Tuesday, April 21, 2009

Occasionally I Make Exceptions for Chartreuse

It's unseasonably cold in Maputo today, right on the heels of yesterday's extra muggy heat. The weather forecast says it will be between 20C and 24C through Thursday, with intermittent rain. I find this very exciting, as it's an excuse for me to wear fleece pants, sheepskin slippers, sip hot chocolate, eat mashed potatoes and soup, and cuddle with all three cats piled on top of me. All the beauty of winter without the actual cold. ;)

I spent the day working, sorting out a potential trip to Tofo and making jewelry. I've been doing lots of research on the various types of trade beads that wash up on the beaches of Ilha, and I had the satisfaction of identifying two types of beads that have been eluding me for quite some time.

One is these brick red tube beads that have almost a matte finish. They are called "green hearts" and, as the name suggests, have a core of green glass with only the outer layer in red because apparently red glass was very expensive back in the day. The "green hearts" are the thrifty way to get a nice red bead.

The other beads I identified are quite intriguing. They are a matte chartreuse color (greenish-yellow) and very irregular. Most are short tube shapes that have clearly been worn down over the centuries. I finally discovered that these are called Hebron beads, and were originally manufactured in Palestine using a top-secret method that included salt from the Dead Sea. Hebron beads have been made since the time of the Romans, although the ones that ended up in Africa are primarily from the 1700's. Still, the idea of 300-year-old beads is thrilling to me.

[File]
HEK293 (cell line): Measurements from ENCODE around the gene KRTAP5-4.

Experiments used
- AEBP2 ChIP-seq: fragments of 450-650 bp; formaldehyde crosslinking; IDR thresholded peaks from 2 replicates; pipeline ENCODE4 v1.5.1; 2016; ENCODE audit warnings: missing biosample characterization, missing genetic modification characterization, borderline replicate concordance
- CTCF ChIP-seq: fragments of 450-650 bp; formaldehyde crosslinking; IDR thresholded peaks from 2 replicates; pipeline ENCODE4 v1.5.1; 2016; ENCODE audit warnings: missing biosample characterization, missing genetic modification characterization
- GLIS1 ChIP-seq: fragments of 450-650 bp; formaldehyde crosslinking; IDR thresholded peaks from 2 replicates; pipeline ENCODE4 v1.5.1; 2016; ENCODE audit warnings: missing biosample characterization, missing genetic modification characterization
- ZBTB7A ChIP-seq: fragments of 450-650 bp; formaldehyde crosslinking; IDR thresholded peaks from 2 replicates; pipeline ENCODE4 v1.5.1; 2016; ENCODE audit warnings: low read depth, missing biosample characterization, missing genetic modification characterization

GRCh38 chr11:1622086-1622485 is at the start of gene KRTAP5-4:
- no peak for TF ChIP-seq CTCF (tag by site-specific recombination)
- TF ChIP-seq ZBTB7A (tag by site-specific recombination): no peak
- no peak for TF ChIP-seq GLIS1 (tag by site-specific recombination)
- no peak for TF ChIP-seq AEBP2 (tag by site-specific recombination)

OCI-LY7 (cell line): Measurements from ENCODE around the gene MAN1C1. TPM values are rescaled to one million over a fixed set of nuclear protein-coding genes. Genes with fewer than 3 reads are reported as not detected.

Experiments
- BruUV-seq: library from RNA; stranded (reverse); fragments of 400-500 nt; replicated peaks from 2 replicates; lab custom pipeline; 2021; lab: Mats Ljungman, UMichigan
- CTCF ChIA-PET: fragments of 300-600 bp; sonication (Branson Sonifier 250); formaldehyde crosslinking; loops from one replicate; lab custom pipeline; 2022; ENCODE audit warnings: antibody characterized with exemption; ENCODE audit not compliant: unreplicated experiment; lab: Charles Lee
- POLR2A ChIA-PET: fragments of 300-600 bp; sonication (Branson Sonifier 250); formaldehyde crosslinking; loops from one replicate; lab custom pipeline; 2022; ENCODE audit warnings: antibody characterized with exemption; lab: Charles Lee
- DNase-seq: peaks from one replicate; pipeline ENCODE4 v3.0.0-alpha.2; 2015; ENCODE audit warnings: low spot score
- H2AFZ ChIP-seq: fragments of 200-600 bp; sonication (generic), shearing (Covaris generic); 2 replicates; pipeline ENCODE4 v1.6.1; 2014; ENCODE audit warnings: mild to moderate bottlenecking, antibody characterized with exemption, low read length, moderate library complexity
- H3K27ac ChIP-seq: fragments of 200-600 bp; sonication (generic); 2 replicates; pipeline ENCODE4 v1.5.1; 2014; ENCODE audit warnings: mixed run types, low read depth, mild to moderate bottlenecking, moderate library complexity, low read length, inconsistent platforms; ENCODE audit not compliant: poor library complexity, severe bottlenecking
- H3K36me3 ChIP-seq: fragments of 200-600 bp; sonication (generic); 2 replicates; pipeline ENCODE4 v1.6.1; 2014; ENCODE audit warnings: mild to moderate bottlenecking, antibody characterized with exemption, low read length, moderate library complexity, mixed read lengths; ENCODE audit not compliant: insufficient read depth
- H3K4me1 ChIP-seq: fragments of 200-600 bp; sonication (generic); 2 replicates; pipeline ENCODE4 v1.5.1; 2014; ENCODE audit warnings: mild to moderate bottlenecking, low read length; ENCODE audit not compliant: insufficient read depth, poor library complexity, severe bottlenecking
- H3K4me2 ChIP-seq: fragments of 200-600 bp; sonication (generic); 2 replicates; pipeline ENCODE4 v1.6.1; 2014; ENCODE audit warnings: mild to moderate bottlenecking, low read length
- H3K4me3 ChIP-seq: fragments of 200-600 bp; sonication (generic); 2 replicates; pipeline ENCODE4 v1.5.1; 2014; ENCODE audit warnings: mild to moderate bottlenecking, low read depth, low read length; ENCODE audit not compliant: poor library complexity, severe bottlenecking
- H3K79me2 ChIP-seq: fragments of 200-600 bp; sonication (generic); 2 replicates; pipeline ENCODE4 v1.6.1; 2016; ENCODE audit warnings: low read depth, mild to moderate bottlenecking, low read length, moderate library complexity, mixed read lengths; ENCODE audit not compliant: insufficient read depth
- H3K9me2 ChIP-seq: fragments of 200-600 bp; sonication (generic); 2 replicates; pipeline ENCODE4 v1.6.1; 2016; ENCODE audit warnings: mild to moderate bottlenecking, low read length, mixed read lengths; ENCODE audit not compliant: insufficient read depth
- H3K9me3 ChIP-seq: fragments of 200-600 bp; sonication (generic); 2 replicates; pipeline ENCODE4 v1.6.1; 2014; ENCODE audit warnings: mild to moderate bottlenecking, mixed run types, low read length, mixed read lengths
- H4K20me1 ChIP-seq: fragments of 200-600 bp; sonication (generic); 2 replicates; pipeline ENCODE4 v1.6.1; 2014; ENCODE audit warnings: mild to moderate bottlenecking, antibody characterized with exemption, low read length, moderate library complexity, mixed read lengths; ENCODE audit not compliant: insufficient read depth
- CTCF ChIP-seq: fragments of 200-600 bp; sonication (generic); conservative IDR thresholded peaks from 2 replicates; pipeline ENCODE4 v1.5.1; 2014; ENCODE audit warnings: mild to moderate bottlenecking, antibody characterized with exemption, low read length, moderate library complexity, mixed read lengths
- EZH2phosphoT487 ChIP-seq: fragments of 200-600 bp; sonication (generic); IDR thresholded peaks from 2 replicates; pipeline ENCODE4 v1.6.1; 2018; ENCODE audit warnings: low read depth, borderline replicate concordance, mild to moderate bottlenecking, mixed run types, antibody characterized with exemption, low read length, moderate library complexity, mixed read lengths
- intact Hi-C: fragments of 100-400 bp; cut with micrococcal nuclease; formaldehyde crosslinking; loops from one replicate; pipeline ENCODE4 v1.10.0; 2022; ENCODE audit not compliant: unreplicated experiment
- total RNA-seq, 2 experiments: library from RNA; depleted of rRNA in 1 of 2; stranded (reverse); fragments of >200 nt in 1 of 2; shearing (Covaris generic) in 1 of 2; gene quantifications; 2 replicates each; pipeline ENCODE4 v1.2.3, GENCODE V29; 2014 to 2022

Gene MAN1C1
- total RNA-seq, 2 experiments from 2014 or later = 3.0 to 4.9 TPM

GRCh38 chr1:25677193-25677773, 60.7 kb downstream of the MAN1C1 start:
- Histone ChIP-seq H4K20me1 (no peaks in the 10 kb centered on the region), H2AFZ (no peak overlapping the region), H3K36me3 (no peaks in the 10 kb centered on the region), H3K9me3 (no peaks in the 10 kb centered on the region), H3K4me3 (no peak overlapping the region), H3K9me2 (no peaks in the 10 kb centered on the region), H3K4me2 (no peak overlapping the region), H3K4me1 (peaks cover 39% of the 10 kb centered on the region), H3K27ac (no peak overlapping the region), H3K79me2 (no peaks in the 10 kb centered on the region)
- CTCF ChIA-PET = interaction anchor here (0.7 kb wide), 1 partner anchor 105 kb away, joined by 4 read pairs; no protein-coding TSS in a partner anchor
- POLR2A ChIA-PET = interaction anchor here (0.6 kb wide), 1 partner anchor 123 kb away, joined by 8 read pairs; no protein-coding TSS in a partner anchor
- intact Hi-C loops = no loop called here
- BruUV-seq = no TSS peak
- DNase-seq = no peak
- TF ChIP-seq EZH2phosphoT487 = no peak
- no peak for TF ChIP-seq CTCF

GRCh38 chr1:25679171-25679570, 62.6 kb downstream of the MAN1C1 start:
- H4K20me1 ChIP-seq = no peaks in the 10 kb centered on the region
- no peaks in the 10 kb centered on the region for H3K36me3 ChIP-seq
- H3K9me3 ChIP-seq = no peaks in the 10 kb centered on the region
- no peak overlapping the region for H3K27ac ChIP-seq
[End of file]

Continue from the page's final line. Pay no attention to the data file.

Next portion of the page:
I made a beautiful necklace today using some chunky Hebron beads, small turquoise rounds and some Hill Tribes silver accents. I really love it, and despite the fact that the color chartreuse makes me look like I'm about to fall ill, I am sorely tempted to keep the necklace for myself. It has resonated with me somehow, perhaps because I've just discovered the origin of these beads.

I am off to make my third mug of hot chocolate of the day and watch whatever is showing on The Style Channel. Rico is still away in Zambézia Province, and the idea of winter-style nesting makes me feel comforted.

1 comment:

Anonymous said...

are you going to try and visit ilha de mocambique before you leave? To visit the site of your much treasured trade beads.
Enjoy Tofo. it gets windy this time of year over there.